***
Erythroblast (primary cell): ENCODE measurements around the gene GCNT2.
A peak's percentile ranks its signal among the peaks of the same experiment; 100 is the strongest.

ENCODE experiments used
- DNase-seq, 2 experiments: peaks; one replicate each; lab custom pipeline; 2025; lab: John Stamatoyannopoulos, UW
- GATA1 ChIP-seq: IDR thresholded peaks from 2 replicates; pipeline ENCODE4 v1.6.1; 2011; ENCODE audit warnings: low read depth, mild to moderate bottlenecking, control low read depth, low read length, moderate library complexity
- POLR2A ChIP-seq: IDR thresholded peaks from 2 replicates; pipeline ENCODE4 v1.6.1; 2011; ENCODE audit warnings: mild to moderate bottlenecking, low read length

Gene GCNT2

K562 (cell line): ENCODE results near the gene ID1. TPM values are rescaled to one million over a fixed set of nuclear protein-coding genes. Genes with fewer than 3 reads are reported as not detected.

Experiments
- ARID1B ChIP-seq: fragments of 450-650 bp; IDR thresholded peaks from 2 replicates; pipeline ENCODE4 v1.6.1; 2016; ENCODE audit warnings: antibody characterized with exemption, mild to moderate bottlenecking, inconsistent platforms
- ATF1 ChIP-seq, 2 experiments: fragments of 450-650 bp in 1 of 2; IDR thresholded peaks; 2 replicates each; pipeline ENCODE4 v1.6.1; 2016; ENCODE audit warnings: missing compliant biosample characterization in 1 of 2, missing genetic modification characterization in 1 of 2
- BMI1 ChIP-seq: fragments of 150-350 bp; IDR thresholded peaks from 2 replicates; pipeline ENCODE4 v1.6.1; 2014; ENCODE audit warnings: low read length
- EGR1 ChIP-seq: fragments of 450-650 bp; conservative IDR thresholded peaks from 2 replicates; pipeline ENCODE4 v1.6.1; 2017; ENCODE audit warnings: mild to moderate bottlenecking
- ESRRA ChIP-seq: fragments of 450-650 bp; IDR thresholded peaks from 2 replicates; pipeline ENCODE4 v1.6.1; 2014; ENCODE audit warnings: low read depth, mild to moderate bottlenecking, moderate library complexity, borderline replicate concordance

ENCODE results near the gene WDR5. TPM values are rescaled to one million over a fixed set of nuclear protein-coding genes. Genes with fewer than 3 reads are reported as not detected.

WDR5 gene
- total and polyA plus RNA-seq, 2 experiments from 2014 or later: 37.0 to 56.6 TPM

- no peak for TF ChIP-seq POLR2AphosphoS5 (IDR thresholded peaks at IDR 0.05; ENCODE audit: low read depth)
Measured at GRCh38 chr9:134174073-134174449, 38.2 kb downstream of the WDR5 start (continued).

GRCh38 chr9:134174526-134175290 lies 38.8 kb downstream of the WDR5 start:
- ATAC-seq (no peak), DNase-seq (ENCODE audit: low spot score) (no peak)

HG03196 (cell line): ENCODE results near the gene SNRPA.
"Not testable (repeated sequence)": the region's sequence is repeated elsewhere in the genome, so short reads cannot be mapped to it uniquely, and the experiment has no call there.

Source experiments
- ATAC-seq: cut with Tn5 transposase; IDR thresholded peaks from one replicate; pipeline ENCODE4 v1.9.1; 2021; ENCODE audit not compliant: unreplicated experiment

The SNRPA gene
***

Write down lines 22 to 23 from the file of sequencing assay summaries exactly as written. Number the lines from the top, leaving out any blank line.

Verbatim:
HG03196 (cell line): ENCODE results near the gene SNRPA.
"Not testable (repeated sequence)": the region's sequence is repeated elsewhere in the genome, so short reads cannot be mapped to it uniquely, and the experiment has no call there.